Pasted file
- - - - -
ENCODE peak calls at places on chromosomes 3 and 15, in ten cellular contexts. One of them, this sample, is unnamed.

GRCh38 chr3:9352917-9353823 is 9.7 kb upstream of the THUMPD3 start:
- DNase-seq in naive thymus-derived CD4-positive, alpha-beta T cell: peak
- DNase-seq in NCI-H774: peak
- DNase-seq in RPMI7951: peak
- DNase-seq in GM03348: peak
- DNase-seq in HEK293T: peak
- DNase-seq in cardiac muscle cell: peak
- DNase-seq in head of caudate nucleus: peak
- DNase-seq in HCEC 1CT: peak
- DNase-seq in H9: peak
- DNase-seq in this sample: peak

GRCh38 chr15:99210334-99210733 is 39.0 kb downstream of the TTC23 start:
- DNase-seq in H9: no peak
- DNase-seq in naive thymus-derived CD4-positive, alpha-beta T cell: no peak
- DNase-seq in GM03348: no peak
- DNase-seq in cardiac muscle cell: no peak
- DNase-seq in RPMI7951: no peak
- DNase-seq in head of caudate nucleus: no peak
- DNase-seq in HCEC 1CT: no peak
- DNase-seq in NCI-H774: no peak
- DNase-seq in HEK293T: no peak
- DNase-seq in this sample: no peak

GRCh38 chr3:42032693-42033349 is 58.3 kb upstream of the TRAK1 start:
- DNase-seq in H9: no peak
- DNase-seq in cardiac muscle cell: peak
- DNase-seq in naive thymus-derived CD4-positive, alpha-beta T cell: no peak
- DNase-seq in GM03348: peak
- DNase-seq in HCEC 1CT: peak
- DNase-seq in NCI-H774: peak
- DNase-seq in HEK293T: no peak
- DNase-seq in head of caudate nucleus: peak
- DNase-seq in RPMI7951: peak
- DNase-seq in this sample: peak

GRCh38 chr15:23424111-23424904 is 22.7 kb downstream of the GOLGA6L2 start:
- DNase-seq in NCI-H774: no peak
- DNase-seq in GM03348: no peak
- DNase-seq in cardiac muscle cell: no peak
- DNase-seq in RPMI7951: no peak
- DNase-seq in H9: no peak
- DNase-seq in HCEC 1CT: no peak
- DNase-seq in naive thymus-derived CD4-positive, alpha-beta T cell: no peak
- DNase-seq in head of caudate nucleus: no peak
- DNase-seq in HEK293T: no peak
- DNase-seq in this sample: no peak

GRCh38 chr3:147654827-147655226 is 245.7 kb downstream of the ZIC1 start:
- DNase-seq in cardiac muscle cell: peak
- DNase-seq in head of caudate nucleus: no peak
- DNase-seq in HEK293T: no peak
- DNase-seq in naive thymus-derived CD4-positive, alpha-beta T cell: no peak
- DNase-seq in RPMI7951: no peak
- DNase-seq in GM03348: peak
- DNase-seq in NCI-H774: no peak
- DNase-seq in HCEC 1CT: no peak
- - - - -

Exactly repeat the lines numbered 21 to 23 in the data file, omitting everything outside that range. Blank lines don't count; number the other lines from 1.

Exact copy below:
- DNase-seq in NCI-H774: no peak
- DNase-seq in HEK293T: no peak
- DNase-seq in this sample: no peak